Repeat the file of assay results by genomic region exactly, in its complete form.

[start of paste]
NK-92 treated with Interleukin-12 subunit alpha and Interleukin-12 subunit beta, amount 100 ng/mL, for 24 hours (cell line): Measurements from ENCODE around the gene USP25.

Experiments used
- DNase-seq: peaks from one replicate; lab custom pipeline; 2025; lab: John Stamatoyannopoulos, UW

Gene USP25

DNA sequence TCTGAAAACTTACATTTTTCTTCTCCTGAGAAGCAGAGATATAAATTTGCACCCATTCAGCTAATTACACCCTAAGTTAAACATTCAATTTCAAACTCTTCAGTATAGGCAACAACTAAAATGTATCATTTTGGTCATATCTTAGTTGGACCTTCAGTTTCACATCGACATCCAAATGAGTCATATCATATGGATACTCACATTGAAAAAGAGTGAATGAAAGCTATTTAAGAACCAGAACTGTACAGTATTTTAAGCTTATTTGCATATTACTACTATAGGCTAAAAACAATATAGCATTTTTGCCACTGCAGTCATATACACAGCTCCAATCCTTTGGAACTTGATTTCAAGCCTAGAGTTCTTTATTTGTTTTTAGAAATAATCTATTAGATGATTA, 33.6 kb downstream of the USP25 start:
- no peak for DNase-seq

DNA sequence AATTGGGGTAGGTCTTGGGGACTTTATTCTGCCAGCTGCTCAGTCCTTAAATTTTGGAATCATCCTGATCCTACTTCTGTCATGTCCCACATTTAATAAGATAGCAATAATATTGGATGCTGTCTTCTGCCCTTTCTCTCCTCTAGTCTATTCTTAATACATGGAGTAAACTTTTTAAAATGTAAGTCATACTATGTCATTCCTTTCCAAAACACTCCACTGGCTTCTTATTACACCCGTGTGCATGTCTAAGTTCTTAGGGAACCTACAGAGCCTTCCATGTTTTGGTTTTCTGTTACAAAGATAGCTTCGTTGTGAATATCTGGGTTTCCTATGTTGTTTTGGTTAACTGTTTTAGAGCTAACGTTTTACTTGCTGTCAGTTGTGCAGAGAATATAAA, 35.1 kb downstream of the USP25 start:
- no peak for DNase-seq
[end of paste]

NK-92 treated with Interleukin-12 subunit alpha and Interleukin-12 subunit beta, amount 100 ng/mL, for 24 hours (cell line): Measurements from ENCODE around the gene USP25.

Experiments used
- DNase-seq: peaks from one replicate; lab custom pipeline; 2025; lab: John Stamatoyannopoulos, UW

Gene USP25

DNA sequence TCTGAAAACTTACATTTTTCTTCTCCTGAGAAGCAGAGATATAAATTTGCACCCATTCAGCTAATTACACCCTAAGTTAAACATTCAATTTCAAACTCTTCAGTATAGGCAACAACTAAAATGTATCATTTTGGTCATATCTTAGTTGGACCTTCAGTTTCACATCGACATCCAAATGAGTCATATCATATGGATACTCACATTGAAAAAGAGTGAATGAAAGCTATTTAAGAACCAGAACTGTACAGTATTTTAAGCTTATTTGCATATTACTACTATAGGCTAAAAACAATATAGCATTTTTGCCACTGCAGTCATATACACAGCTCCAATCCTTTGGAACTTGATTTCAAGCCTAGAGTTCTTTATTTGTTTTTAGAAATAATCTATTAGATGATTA, 33.6 kb downstream of the USP25 start:
- no peak for DNase-seq

DNA sequence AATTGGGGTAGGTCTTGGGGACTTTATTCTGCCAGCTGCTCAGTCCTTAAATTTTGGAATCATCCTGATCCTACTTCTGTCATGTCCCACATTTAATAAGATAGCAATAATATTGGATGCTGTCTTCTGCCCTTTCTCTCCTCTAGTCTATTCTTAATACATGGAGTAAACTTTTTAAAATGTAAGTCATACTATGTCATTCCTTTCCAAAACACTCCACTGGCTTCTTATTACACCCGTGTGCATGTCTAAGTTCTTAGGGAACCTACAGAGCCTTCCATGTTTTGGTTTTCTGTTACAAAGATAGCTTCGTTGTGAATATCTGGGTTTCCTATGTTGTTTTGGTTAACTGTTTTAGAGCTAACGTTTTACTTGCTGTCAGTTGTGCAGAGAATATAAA, 35.1 kb downstream of the USP25 start:
- no peak for DNase-seq